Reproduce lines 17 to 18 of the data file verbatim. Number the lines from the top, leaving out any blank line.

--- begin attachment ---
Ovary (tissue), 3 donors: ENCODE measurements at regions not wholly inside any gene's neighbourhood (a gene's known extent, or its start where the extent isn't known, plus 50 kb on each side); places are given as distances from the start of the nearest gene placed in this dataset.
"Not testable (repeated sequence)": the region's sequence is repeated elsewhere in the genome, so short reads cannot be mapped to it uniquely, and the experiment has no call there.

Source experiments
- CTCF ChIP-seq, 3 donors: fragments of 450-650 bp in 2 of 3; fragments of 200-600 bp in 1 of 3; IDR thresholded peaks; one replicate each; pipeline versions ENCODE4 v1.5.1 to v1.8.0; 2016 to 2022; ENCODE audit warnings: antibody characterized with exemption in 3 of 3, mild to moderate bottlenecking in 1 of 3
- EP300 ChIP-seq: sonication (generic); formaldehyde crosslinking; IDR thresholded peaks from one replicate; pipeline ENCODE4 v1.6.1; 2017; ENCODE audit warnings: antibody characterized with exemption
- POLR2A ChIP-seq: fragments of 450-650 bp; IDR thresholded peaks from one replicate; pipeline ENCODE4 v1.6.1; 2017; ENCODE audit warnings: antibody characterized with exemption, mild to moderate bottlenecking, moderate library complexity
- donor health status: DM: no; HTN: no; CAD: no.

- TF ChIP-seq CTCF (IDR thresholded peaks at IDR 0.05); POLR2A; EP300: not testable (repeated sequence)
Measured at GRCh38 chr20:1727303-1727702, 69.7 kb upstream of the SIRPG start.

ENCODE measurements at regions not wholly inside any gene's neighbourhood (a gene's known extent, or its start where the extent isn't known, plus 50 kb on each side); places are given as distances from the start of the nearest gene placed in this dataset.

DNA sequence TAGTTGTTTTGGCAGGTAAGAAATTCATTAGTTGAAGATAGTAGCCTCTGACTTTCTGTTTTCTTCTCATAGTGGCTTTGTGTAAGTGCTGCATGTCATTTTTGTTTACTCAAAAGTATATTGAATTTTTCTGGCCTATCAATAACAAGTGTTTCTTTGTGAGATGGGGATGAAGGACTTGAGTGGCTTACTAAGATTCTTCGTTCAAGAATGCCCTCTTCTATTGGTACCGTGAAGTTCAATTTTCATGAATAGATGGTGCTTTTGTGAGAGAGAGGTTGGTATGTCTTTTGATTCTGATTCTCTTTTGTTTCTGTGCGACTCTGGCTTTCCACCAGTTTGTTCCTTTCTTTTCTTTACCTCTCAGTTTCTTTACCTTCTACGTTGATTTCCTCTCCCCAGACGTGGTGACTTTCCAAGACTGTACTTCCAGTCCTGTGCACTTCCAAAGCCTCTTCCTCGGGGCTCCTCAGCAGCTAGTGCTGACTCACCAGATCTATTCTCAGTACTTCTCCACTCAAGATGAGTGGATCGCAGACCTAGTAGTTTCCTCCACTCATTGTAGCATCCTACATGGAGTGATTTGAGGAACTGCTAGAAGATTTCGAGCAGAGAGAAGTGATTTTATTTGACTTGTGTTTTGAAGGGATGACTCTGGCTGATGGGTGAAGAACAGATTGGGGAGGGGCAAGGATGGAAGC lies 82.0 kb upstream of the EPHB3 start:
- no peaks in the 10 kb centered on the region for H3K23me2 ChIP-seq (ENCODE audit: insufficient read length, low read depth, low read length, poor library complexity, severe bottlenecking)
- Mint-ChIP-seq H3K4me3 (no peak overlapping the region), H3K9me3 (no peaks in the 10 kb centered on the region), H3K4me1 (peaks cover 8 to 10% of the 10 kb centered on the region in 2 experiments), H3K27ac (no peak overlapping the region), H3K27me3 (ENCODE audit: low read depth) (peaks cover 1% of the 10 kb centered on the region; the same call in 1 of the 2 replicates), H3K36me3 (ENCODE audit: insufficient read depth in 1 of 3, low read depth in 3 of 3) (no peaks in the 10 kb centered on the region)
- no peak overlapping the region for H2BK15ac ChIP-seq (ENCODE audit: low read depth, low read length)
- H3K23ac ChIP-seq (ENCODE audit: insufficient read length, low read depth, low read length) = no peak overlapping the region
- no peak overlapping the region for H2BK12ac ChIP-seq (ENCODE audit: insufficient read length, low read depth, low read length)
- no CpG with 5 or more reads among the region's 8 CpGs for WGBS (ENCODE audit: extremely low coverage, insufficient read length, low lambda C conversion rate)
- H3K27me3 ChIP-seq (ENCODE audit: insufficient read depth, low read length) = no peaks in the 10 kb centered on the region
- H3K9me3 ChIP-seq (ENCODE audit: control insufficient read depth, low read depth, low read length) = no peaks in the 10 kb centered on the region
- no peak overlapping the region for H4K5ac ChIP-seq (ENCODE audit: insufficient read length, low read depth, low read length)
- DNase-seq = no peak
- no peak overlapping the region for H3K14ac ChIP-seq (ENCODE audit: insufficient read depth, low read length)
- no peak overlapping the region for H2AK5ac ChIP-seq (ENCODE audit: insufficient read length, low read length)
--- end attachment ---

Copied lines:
- no CpG with 5 or more reads among the region's 8 CpGs for WGBS (ENCODE audit: extremely low coverage, insufficient read length, low lambda C conversion rate)
- H3K27me3 ChIP-seq (ENCODE audit: insufficient read depth, low read length) = no peaks in the 10 kb centered on the region